The following is taken from a family journal of a Philadelphia family who traces their ancestral line to before the founding of America. It records the experience of one uncle who served on a the grand jury in Philadelphia and ultimately lead to the purchase of a prison art model ship that has been in the family since then.
“Febrary 6th, 1899- I was drawn on the grand jury for one month at $2.50 a day…”
“February 23rd 1899- when I was serving on the Grand Jury, we visited the Eastern Penitentiary and there was 1260 prisoners in there and we found everything nice and clean and was taken from there to the Girard College and there was 1600 boys in there and everything was very nice and then we got in the carriages and were taken back to the public building and dismissed and had a pleasant time.”
“Friday, February 24th, 1899- about 1/2 past 4 o’clock in the afternoon. I was standing on my pavement and George Roth the barber of Kensington Ave and Harrogate Lane came across the street and called me bad names and struck me with a club on the head and I ran at him and caught him by the throat and throwed him down and pounded him and took the club away from him and sent him home with a bloody face.”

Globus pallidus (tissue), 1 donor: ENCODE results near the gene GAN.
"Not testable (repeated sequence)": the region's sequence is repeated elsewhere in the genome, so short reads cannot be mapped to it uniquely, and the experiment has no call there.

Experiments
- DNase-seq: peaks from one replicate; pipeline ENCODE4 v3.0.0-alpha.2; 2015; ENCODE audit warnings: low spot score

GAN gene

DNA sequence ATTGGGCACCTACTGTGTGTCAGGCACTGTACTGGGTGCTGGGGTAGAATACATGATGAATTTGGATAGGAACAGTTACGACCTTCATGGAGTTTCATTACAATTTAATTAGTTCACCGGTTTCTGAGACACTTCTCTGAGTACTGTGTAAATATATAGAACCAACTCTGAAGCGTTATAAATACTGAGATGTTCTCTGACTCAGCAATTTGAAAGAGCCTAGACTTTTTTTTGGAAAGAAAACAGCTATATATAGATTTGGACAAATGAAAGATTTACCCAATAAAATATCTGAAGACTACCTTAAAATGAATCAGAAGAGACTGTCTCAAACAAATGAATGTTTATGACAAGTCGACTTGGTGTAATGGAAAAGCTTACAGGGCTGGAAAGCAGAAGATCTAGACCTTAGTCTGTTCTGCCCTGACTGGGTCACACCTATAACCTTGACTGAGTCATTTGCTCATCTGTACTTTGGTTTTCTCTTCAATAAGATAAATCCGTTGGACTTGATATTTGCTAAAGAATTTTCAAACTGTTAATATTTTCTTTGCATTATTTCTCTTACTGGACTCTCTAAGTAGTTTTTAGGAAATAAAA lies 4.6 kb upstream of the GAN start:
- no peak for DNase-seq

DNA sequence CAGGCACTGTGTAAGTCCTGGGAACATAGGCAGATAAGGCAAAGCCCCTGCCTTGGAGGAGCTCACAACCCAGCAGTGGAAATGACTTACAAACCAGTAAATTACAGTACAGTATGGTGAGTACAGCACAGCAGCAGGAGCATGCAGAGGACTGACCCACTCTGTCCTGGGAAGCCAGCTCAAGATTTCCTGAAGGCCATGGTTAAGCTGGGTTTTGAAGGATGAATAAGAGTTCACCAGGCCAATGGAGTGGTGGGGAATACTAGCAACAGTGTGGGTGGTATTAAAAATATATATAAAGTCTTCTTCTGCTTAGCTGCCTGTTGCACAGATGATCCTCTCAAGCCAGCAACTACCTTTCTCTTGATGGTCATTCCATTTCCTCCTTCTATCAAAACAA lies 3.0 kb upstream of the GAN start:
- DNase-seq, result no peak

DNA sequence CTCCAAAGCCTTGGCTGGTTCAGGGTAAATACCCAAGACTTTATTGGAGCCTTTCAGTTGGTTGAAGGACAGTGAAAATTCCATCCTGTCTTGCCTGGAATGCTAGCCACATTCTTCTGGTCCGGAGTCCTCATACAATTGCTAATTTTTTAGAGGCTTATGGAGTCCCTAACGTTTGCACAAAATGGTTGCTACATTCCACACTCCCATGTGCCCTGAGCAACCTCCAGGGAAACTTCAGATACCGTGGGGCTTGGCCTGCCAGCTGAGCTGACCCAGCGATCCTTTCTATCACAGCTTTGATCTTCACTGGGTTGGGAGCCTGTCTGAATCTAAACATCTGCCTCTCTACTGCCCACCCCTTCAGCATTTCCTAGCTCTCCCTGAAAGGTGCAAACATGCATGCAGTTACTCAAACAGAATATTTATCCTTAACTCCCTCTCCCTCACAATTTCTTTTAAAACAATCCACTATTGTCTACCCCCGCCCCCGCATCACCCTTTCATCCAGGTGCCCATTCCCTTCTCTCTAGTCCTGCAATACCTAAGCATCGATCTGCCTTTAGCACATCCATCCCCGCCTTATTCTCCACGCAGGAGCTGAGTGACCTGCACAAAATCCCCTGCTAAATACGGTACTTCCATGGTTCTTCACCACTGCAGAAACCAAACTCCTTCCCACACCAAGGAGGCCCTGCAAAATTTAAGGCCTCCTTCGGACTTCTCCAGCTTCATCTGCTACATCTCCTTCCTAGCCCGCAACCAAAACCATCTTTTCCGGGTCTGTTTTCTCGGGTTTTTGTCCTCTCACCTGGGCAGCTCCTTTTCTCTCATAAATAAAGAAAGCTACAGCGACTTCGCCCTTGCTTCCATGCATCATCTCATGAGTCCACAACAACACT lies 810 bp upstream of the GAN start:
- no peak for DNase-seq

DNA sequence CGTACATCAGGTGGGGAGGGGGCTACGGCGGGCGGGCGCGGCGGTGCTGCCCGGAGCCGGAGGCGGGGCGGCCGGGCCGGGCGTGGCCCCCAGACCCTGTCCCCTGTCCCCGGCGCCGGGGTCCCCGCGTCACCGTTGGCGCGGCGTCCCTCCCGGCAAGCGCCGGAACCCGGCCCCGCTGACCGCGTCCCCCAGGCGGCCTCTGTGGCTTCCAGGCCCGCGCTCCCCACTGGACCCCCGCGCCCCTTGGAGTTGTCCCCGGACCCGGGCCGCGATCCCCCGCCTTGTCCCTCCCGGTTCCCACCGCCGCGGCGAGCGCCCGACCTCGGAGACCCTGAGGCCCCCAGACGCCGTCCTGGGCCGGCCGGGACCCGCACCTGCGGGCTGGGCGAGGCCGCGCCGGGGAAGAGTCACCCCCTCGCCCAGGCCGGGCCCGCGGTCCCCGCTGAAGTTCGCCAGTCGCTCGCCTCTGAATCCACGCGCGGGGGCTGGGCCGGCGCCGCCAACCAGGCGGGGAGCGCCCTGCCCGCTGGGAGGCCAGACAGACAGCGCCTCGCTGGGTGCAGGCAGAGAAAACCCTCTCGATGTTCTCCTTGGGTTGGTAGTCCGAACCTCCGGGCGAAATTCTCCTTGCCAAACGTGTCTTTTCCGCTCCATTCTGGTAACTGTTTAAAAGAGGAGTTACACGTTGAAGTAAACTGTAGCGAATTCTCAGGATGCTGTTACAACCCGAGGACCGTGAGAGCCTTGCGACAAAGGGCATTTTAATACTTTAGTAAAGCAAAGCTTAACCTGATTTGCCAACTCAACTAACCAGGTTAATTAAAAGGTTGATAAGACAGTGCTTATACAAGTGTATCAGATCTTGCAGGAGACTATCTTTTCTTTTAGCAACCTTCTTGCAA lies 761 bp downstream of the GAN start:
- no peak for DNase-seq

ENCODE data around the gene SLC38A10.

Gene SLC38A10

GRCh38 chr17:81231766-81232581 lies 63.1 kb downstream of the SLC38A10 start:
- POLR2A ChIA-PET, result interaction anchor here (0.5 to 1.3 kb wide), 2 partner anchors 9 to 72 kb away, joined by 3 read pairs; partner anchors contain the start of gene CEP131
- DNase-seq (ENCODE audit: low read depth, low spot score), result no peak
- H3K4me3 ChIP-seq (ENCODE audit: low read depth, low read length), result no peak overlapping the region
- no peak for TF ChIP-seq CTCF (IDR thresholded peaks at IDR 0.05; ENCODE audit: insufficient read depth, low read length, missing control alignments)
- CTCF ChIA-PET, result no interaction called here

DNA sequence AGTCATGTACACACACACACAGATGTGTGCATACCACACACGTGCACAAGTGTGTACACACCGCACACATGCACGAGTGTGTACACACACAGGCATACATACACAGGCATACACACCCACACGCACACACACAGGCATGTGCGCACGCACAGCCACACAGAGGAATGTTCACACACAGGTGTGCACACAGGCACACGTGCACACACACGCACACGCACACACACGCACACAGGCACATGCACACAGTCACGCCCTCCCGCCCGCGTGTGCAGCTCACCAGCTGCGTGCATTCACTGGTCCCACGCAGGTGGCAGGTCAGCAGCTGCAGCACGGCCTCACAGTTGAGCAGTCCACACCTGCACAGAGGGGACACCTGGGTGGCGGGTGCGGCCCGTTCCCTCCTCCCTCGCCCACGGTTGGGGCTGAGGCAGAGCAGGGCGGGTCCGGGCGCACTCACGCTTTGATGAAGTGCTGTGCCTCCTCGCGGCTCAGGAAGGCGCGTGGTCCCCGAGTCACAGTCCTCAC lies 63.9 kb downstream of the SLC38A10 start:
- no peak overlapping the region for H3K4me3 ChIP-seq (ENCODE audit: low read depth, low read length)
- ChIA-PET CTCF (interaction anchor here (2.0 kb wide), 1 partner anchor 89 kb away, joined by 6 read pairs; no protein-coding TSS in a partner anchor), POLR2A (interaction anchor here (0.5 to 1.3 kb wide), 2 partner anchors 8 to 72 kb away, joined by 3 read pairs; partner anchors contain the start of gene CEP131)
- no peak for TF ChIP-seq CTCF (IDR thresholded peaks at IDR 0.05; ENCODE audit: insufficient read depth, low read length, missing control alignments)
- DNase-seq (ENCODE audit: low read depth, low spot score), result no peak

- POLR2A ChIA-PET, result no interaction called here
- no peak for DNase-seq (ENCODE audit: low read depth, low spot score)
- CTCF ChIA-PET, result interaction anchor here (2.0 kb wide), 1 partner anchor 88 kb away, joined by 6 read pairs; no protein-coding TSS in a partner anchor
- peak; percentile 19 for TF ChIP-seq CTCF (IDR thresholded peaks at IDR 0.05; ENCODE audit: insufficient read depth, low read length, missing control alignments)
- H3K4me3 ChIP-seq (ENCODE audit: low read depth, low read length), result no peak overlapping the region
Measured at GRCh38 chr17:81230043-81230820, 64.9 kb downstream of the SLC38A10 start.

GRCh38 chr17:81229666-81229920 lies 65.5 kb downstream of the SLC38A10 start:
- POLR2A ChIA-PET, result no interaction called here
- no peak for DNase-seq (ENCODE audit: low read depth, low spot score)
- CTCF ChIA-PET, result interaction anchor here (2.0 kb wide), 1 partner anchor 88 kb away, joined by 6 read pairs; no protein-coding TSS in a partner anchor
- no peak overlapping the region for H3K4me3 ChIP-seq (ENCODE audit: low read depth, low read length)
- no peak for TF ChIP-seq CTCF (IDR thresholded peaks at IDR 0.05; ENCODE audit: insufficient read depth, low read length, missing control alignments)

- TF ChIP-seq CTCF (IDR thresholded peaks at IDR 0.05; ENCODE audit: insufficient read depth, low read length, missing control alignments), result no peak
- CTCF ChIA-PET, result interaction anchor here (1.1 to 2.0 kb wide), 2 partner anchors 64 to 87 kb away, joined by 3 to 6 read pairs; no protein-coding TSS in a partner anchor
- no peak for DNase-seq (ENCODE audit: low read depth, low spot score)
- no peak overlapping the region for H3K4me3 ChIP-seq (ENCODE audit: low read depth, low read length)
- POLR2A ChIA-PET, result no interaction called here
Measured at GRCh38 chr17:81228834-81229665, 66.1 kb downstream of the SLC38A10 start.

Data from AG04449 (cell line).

“Saturday, February 25th, 1899- Grand Jury. We were taken in carriages to Moyemersing Prison and taken all through and found everything very nice. Did not get any treat…was brought back to the Public Building and dismissed. There was 230 prisoners there.”
“Monday, February 27th, 1899- Grand Jury. We all went to Arch Street wharf and taken up to prison on the police boat. To the house of correction wharf at Holmesburg and the official sent their carriage to meet us and they took us all through and showed us everything and gave us a… Set out a 4 course dinner. Soup first course, roast beef, and side dishes for second course and ice cream third course and coffee and cakes for 4th course. Then took us down to the wharf in carriages and brought us down to the city on the boat and had a pleasant time. There were 2300 inmates men and women. ”
“Monday night, Febrary 27th, 1899- A tramp came in the house and asked for coffee and we gave him bread and coffee and because we wouldn’t give him meat he would not eat it and I throwed him out and the police arrested him- he got 3 months.”
“March 1st, 1899- We visited the Almshouse. They took us in carriages out there and took us all through and showed us everything. We got there about 1/2 past 10 o’clock and it was about 1/2 past 12 o’clock when we had dinner and we had a pleasant time. There was about 4300 inmates…about 600 insane and everything was in nice order.”